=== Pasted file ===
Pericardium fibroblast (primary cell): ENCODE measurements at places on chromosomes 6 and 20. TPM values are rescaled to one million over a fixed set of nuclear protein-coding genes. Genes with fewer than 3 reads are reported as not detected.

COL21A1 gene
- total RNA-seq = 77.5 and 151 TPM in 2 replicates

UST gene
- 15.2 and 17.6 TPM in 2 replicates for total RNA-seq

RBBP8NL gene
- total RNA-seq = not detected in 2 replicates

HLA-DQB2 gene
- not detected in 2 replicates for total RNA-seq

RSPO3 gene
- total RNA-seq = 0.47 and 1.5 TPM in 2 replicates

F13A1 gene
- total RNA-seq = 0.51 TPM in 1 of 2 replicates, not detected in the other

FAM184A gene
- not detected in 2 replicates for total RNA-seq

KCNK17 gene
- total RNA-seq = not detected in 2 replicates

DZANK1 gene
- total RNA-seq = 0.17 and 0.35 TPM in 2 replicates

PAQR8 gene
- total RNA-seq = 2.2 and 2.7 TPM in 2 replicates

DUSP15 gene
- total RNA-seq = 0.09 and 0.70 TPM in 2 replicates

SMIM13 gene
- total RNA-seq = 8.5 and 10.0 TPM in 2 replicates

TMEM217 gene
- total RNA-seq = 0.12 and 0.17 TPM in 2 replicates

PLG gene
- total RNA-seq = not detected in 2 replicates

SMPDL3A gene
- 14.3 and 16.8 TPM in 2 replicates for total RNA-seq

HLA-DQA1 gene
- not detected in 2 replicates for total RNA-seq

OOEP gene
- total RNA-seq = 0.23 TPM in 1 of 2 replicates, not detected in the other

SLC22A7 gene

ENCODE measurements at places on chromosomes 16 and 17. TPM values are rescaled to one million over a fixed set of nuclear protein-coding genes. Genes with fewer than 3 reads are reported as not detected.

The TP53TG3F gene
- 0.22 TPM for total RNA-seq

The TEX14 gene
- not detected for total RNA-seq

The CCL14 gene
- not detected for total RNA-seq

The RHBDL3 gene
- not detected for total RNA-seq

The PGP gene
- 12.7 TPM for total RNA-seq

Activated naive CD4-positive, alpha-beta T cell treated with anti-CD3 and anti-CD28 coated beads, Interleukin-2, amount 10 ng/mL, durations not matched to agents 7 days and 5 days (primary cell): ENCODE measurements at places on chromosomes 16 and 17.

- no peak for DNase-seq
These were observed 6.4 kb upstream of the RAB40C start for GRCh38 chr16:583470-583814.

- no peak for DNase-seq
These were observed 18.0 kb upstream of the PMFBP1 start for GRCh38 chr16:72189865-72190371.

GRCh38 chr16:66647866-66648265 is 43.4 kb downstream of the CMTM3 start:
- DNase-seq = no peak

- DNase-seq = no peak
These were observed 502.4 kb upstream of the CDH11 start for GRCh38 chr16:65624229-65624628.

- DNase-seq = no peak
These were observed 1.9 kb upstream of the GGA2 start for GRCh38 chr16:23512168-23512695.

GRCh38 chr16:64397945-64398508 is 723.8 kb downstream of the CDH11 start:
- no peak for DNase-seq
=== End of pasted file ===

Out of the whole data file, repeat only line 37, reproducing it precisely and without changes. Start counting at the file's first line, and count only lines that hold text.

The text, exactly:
ENCODE measurements at places on chromosomes 16 and 17. TPM values are rescaled to one million over a fixed set of nuclear protein-coding genes. Genes with fewer than 3 reads are reported as not detected.